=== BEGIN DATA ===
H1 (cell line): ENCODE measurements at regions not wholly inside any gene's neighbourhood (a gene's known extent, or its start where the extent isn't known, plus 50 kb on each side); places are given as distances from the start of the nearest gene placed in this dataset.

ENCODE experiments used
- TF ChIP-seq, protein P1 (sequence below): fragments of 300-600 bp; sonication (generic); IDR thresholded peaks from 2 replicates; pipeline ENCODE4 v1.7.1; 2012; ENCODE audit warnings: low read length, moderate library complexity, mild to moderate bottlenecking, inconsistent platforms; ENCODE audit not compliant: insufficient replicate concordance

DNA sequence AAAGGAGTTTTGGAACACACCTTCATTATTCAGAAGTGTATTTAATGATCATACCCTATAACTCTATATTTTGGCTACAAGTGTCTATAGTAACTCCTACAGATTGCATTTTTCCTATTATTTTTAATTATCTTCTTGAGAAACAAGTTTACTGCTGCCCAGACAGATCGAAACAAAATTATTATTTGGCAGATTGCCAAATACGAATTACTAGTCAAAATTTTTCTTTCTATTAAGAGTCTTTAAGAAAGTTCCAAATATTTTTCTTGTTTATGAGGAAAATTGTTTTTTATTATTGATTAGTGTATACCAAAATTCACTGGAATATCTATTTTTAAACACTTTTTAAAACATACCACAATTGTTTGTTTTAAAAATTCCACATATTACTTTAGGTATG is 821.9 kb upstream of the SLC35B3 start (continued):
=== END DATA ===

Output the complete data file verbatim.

H1 (cell line): ENCODE measurements at regions not wholly inside any gene's neighbourhood (a gene's known extent, or its start where the extent isn't known, plus 50 kb on each side); places are given as distances from the start of the nearest gene placed in this dataset.

ENCODE experiments used
- TF ChIP-seq, protein P1 (sequence below): fragments of 300-600 bp; sonication (generic); IDR thresholded peaks from 2 replicates; pipeline ENCODE4 v1.7.1; 2012; ENCODE audit warnings: low read length, moderate library complexity, mild to moderate bottlenecking, inconsistent platforms; ENCODE audit not compliant: insufficient replicate concordance

DNA sequence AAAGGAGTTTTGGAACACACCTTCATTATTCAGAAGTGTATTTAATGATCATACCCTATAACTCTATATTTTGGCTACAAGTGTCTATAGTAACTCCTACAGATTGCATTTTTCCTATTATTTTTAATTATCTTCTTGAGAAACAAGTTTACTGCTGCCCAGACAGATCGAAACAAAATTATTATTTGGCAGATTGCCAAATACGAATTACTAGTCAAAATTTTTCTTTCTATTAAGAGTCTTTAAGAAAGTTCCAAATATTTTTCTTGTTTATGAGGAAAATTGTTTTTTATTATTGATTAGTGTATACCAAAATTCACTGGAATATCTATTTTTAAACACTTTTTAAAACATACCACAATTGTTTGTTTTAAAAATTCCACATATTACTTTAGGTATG is 821.9 kb upstream of the SLC35B3 start (continued):